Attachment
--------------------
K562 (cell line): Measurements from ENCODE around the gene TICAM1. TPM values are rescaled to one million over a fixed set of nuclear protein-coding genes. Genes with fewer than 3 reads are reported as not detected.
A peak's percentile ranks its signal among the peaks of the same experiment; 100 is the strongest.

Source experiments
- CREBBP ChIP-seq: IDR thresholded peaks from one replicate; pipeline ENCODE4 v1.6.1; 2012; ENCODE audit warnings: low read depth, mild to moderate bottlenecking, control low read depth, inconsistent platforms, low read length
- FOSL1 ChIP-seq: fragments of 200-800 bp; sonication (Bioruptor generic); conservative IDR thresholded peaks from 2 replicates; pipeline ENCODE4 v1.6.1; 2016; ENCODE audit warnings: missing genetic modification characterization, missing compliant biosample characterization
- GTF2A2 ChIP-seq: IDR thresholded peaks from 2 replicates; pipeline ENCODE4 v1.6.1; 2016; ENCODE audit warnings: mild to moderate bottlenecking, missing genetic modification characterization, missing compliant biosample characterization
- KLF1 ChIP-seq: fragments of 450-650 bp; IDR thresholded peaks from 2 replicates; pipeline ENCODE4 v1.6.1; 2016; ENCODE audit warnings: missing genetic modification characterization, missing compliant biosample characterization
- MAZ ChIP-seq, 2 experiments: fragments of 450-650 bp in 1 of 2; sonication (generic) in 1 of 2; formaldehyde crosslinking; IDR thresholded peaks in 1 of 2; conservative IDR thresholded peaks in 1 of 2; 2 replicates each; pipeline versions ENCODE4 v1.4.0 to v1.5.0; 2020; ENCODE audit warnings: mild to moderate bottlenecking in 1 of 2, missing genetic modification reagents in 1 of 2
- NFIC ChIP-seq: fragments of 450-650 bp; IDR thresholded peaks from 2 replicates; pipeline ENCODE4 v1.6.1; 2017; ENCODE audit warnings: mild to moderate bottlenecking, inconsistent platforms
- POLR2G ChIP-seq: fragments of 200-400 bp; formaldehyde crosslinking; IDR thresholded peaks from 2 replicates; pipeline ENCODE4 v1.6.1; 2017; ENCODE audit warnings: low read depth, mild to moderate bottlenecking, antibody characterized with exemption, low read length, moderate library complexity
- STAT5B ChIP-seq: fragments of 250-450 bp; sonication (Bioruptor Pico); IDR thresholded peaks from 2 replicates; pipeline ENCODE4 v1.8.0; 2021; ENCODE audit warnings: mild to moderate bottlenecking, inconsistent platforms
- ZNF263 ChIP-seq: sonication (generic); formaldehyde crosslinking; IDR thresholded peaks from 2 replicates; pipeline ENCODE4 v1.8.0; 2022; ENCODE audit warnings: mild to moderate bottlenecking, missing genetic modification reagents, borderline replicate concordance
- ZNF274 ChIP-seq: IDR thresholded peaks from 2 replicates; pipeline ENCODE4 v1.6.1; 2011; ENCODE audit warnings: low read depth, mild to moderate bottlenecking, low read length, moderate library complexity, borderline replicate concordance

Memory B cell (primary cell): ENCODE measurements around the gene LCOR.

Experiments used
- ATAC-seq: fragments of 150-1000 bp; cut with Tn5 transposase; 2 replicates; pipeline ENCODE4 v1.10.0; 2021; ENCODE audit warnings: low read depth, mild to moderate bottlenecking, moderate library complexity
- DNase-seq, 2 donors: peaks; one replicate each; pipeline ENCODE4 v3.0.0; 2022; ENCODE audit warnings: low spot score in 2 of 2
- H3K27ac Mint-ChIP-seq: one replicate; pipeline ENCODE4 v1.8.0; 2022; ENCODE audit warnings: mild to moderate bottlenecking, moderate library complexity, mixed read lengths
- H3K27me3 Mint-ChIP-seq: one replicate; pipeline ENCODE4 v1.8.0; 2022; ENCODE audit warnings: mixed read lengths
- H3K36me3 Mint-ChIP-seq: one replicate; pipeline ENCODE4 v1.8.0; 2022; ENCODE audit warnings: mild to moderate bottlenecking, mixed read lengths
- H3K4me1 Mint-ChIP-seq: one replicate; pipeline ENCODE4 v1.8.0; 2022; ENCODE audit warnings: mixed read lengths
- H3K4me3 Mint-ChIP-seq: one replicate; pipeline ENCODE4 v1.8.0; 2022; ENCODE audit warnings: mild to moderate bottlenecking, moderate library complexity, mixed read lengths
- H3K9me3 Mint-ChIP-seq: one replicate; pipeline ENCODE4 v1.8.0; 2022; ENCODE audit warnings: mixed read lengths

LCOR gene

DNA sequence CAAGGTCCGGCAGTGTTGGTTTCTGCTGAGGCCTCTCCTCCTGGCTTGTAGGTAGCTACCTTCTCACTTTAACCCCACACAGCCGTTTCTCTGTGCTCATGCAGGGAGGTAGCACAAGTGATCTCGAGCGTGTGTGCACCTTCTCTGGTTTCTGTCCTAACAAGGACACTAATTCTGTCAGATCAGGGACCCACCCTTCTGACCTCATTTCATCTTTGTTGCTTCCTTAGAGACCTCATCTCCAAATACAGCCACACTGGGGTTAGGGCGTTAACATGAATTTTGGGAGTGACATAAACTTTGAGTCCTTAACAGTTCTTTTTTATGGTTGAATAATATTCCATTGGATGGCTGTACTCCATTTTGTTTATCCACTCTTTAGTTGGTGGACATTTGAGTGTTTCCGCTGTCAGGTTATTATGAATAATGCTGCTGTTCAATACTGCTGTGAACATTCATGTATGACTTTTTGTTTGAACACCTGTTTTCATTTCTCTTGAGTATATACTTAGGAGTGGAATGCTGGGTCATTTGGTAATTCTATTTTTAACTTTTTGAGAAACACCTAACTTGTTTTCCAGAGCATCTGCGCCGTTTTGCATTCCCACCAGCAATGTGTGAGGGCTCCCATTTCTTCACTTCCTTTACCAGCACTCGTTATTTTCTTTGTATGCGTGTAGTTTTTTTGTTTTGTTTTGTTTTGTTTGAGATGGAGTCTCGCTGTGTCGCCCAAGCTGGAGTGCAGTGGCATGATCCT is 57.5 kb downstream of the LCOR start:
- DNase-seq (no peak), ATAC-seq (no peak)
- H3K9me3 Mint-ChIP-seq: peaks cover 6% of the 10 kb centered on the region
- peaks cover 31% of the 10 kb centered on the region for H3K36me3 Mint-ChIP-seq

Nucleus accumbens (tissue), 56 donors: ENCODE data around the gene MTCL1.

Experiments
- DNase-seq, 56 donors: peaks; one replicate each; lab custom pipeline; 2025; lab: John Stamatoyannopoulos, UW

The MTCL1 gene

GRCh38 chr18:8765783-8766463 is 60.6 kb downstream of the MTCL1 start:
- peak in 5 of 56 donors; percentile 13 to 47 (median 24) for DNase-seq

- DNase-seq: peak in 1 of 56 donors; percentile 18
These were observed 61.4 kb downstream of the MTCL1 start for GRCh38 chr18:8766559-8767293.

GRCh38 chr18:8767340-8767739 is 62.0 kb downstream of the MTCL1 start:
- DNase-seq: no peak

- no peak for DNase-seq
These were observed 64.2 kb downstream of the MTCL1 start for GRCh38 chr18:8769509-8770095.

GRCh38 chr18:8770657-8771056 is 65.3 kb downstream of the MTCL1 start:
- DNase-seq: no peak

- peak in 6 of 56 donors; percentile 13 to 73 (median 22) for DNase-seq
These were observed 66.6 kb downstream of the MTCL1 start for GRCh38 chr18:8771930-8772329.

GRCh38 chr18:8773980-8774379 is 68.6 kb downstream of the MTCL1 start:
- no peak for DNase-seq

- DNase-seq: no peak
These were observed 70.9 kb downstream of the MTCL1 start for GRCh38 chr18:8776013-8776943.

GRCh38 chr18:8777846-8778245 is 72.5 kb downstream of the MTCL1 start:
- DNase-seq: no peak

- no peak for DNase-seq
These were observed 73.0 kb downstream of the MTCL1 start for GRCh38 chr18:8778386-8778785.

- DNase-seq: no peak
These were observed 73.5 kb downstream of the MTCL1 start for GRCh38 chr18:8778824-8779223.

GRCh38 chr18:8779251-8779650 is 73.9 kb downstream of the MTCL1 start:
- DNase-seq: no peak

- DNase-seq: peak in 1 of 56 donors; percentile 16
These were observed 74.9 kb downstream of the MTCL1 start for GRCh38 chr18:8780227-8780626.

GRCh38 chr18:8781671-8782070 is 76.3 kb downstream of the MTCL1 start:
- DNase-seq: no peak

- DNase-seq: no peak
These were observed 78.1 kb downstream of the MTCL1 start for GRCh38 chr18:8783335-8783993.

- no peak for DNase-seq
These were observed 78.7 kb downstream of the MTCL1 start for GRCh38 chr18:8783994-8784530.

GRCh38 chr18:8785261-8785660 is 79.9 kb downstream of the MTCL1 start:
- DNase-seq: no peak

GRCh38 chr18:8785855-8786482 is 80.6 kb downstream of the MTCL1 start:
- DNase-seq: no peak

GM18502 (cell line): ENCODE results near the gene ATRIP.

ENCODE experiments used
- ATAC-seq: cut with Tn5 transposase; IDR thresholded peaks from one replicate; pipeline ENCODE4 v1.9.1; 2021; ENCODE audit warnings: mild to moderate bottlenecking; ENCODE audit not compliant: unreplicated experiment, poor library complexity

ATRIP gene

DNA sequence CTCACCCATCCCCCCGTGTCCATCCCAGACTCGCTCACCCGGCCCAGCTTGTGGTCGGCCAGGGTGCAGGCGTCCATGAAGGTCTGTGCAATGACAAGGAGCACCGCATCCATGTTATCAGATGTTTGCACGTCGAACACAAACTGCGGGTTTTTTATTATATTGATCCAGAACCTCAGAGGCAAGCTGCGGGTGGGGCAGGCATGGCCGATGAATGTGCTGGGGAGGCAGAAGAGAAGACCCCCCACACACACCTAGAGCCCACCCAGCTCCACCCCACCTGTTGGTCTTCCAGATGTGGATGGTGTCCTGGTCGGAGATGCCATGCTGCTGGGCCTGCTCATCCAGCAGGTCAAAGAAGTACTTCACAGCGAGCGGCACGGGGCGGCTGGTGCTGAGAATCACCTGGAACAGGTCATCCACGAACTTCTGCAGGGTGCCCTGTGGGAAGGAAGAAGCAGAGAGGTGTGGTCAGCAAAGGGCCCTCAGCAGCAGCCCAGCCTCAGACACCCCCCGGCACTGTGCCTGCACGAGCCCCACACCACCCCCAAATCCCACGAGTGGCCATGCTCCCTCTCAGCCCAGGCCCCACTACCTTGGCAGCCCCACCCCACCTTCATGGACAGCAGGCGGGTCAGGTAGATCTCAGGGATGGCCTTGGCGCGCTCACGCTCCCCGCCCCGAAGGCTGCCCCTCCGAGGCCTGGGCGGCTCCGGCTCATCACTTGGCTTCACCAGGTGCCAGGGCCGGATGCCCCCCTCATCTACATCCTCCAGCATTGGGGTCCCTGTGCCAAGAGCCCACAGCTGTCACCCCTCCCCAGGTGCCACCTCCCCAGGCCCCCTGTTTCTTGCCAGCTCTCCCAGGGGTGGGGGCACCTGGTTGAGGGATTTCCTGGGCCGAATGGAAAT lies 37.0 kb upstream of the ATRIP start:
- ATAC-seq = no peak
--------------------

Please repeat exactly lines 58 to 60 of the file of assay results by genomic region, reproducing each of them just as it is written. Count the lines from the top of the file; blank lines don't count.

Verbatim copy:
These were observed 74.9 kb downstream of the MTCL1 start for GRCh38 chr18:8780227-8780626.

GRCh38 chr18:8781671-8782070 is 76.3 kb downstream of the MTCL1 start:
- DNase-seq: no peak